Charlie Sheen may have a method to his madness

One of the most important rules of crisis communication is: If you are in a hole, stop digging.

Charlie Sheen, however, has refused to put his shovel down since being fired by Warner Bros. from his starring role on the hit CBS sitcom "Two and a Half Men." Though he hasn't struck gold, he also hasn't buried himself alive — yet.

On the surface, Sheen's rants of the last several weeks seem designed to lay the groundwork for an insanity defense. He talks of being a "warlock" and having "tiger blood" and the "DNA of an Adonis." He's called "Two and a Half Men" co-creator and executive producer Chuck Lorre a "clown" and a "contaminated little maggot."

However, Sheen — who kicks off his "My Violent Torpedo of Truth / Defeat Is Not an Option Show" tour Saturday in Detroit — appears to have a method to his madness. Since launching his media blitzkrieg in his fight against Warner Bros. and Lorre, he has surprisingly dictated much of the media coverage. Despite a tabloid-ready past that includes drug addiction, three messy divorces, a penchant for prostitutes and accusations of violence toward women, Sheen has somehow been able to portray himself as a David battling evil corporate Goliaths.

When the actor made a cameo appearance on Jimmy Kimmel's late-night show last week, he was hailed much like a conquering war hero by the studio audience.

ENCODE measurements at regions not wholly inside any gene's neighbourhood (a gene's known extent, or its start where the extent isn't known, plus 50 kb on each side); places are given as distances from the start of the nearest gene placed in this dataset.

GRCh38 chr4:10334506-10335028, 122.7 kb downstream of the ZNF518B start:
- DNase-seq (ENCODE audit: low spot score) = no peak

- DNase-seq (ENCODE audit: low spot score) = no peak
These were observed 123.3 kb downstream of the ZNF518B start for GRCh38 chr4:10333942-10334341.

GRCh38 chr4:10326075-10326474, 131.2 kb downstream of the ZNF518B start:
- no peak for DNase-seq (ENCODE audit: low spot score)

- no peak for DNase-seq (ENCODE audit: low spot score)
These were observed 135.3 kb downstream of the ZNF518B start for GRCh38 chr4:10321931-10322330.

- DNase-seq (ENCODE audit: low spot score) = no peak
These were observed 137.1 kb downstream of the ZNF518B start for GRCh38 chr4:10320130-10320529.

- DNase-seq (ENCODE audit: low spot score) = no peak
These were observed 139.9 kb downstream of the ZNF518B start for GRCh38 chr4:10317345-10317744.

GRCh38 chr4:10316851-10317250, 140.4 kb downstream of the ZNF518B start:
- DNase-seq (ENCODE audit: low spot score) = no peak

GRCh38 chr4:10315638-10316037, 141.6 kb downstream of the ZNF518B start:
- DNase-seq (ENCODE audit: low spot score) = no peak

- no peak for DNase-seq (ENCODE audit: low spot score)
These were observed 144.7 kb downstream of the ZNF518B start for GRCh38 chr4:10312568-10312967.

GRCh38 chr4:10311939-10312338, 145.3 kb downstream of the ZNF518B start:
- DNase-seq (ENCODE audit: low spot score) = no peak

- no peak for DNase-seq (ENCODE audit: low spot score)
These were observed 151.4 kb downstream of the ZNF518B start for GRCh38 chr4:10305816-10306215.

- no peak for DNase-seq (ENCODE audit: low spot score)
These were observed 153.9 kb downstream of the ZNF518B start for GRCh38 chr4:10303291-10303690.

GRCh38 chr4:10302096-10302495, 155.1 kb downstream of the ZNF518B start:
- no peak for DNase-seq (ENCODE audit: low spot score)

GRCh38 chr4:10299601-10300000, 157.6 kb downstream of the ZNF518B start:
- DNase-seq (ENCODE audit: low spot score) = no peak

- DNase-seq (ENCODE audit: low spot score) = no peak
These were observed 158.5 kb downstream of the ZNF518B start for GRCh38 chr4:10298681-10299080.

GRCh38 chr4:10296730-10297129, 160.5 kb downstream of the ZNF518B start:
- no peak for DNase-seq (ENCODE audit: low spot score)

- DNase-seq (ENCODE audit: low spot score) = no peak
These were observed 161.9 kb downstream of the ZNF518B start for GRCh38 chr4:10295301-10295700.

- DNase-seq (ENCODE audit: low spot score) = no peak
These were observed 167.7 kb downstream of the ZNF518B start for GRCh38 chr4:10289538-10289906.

"I don't know whether it is a crafted strategy or not, but this has made him into the most prominent personality in entertainment," said Peter Sealey, a former head of marketing for Columbia Pictures and currently an adjunct professor at the Peter F. Drucker Graduate School of Management at the Claremont Graduate University. "He has created sympathy for himself.... 'Here I am, poor little me, fighting these conglomerates.'"

Sheen's move to shun the Hollywood game of acting contrite when caught behaving badly clearly has struck a chord with a portion of the population weary of celebrities who whine and apologize about their mistakes only to go out and commit them again. Sheen, as he told Andrea Canning on ABC's "20/20," wants to embrace his "bitchin' rock star life" and love and defend it "through violent hatred."

"Despite the issues that have to do with his health and well-being, the impulses that he has allowed himself to be driven by are absolutely mind-bogglingly brilliant in terms of career enhancement," said Marina Ein, a Washington, D.C.-based consultant whose clients have included Michael Milken and Jack Abramoff.

Sheen appears to have stumbled into his take-no-prisoners approach. At the end of January after production was shut down on "Two and a Half Men," his then-spokesman Stan Rosenfield put out a short statement saying Sheen had entered a treatment center and was "most grateful to all who have expressed their concern." A couple of days later, Sheen issued another statement saying he wanted "to say 'thank-you' to my fellow cast members, the crew of 'Two and a Half Men.'"